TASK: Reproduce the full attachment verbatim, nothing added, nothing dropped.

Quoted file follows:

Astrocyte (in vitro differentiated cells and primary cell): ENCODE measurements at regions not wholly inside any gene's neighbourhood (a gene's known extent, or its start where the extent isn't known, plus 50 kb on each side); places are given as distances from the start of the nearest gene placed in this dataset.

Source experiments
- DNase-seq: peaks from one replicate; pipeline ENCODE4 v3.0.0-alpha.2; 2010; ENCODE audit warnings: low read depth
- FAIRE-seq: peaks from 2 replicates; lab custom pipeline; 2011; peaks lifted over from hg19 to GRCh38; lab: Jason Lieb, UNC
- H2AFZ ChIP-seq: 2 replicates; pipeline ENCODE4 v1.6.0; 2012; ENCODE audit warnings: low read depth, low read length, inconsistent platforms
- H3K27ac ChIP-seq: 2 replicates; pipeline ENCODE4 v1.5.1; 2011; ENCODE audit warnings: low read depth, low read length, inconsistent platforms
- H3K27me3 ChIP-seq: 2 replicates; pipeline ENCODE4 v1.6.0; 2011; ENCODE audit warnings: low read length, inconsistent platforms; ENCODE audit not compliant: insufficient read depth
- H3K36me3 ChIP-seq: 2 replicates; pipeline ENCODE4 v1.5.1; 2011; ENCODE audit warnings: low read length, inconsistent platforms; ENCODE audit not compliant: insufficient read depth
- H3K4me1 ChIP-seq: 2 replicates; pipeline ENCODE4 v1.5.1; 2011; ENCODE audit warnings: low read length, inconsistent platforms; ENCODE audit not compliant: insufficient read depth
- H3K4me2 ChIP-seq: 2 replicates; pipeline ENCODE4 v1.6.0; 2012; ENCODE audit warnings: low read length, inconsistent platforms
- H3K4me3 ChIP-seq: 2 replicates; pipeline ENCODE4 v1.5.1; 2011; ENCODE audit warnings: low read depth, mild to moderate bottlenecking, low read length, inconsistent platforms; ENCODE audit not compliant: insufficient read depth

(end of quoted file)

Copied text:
Astrocyte (in vitro differentiated cells and primary cell): ENCODE measurements at regions not wholly inside any gene's neighbourhood (a gene's known extent, or its start where the extent isn't known, plus 50 kb on each side); places are given as distances from the start of the nearest gene placed in this dataset.

Source experiments
- DNase-seq: peaks from one replicate; pipeline ENCODE4 v3.0.0-alpha.2; 2010; ENCODE audit warnings: low read depth
- FAIRE-seq: peaks from 2 replicates; lab custom pipeline; 2011; peaks lifted over from hg19 to GRCh38; lab: Jason Lieb, UNC
- H2AFZ ChIP-seq: 2 replicates; pipeline ENCODE4 v1.6.0; 2012; ENCODE audit warnings: low read depth, low read length, inconsistent platforms
- H3K27ac ChIP-seq: 2 replicates; pipeline ENCODE4 v1.5.1; 2011; ENCODE audit warnings: low read depth, low read length, inconsistent platforms
- H3K27me3 ChIP-seq: 2 replicates; pipeline ENCODE4 v1.6.0; 2011; ENCODE audit warnings: low read length, inconsistent platforms; ENCODE audit not compliant: insufficient read depth
- H3K36me3 ChIP-seq: 2 replicates; pipeline ENCODE4 v1.5.1; 2011; ENCODE audit warnings: low read length, inconsistent platforms; ENCODE audit not compliant: insufficient read depth
- H3K4me1 ChIP-seq: 2 replicates; pipeline ENCODE4 v1.5.1; 2011; ENCODE audit warnings: low read length, inconsistent platforms; ENCODE audit not compliant: insufficient read depth
- H3K4me2 ChIP-seq: 2 replicates; pipeline ENCODE4 v1.6.0; 2012; ENCODE audit warnings: low read length, inconsistent platforms
- H3K4me3 ChIP-seq: 2 replicates; pipeline ENCODE4 v1.5.1; 2011; ENCODE audit warnings: low read depth, mild to moderate bottlenecking, low read length, inconsistent platforms; ENCODE audit not compliant: insufficient read depth